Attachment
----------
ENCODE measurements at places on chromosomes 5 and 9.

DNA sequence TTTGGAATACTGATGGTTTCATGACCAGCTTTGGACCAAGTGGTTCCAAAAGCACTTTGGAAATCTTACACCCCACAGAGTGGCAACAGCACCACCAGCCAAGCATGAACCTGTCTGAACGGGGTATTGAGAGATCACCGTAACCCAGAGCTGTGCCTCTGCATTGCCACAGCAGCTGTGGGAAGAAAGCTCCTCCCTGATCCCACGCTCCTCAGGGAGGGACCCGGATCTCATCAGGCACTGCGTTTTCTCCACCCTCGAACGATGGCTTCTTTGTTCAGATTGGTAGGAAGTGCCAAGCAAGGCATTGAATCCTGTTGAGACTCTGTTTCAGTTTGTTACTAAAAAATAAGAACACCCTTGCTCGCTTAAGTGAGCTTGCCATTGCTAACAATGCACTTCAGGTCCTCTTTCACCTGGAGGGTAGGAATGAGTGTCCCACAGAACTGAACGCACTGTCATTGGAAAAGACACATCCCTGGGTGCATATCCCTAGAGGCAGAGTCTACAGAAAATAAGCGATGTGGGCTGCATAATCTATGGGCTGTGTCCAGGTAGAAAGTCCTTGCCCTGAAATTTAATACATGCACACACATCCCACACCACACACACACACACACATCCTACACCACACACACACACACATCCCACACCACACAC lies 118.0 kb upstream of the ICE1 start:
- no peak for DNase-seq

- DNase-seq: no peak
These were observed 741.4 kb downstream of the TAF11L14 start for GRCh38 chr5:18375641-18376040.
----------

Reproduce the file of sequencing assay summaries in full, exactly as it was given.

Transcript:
ENCODE measurements at places on chromosomes 5 and 9.

DNA sequence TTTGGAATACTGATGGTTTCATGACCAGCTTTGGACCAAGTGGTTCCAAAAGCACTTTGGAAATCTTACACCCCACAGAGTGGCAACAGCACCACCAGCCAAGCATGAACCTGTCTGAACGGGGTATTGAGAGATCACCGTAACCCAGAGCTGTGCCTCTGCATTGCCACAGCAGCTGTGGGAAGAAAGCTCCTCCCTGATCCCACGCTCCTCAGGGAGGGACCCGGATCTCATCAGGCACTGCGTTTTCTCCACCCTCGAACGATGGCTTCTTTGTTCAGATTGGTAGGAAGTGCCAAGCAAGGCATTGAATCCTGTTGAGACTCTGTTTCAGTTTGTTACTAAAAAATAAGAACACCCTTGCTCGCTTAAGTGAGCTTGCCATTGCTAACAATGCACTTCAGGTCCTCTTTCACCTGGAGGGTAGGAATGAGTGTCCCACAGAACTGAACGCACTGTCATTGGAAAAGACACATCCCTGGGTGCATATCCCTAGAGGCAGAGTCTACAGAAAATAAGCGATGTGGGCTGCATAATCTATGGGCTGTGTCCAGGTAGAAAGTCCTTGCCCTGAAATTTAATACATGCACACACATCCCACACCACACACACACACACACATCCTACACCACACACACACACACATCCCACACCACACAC lies 118.0 kb upstream of the ICE1 start:
- no peak for DNase-seq

- DNase-seq: no peak
These were observed 741.4 kb downstream of the TAF11L14 start for GRCh38 chr5:18375641-18376040.